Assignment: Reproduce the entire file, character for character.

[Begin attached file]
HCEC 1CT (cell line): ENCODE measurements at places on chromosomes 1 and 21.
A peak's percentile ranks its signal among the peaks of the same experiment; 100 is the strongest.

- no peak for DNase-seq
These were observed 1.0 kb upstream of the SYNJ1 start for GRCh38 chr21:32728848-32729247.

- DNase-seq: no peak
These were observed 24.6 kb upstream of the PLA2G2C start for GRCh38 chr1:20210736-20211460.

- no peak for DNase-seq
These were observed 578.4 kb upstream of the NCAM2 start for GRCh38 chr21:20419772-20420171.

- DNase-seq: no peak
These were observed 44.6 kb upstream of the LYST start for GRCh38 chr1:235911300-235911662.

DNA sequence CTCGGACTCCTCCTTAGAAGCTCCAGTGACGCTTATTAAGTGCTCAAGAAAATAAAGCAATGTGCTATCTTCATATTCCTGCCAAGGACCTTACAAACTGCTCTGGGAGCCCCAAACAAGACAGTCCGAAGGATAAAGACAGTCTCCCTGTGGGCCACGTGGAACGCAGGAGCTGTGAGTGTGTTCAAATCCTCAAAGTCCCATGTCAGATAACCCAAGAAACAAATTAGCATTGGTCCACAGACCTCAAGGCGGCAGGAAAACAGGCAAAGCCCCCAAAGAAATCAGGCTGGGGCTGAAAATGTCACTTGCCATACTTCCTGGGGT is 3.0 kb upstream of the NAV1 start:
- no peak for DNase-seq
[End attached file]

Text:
HCEC 1CT (cell line): ENCODE measurements at places on chromosomes 1 and 21.
A peak's percentile ranks its signal among the peaks of the same experiment; 100 is the strongest.

- no peak for DNase-seq
These were observed 1.0 kb upstream of the SYNJ1 start for GRCh38 chr21:32728848-32729247.

- DNase-seq: no peak
These were observed 24.6 kb upstream of the PLA2G2C start for GRCh38 chr1:20210736-20211460.

- no peak for DNase-seq
These were observed 578.4 kb upstream of the NCAM2 start for GRCh38 chr21:20419772-20420171.

- DNase-seq: no peak
These were observed 44.6 kb upstream of the LYST start for GRCh38 chr1:235911300-235911662.

DNA sequence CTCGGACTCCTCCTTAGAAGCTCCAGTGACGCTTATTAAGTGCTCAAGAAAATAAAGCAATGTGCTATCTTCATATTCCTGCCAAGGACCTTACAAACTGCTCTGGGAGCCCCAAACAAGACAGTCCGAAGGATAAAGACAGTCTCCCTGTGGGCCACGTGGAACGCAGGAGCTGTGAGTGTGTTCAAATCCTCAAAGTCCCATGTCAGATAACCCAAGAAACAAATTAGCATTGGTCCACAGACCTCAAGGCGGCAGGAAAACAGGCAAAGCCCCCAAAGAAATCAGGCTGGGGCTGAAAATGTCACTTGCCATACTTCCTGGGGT is 3.0 kb upstream of the NAV1 start:
- no peak for DNase-seq